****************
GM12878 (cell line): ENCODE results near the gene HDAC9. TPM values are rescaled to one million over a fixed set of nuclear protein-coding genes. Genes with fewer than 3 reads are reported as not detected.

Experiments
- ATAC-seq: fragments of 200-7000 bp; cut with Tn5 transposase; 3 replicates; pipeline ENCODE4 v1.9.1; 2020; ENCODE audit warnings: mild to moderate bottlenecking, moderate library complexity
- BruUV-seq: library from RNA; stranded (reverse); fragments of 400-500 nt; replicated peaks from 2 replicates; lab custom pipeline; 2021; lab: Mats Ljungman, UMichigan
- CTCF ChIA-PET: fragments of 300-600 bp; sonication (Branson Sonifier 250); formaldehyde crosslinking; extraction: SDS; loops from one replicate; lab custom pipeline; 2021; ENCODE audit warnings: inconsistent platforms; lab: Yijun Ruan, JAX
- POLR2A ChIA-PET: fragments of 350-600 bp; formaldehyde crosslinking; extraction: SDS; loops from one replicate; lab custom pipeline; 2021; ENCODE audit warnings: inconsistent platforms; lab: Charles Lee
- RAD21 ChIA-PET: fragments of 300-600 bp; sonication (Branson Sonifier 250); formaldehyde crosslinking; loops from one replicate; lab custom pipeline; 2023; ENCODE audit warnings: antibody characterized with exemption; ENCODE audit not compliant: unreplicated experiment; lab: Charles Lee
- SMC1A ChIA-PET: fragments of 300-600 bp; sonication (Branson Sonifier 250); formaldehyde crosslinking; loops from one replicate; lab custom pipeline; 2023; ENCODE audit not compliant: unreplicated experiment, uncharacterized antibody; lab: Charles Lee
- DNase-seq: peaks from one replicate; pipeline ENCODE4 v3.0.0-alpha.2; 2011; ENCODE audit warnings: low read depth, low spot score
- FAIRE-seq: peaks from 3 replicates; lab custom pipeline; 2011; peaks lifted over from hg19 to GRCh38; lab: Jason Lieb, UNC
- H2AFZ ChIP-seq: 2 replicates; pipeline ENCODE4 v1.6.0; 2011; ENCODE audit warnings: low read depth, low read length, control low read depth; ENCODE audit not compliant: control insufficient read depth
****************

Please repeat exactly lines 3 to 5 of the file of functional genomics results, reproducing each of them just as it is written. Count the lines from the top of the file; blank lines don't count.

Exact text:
- ATAC-seq: fragments of 200-7000 bp; cut with Tn5 transposase; 3 replicates; pipeline ENCODE4 v1.9.1; 2020; ENCODE audit warnings: mild to moderate bottlenecking, moderate library complexity
- BruUV-seq: library from RNA; stranded (reverse); fragments of 400-500 nt; replicated peaks from 2 replicates; lab custom pipeline; 2021; lab: Mats Ljungman, UMichigan
- CTCF ChIA-PET: fragments of 300-600 bp; sonication (Branson Sonifier 250); formaldehyde crosslinking; extraction: SDS; loops from one replicate; lab custom pipeline; 2021; ENCODE audit warnings: inconsistent platforms; lab: Yijun Ruan, JAX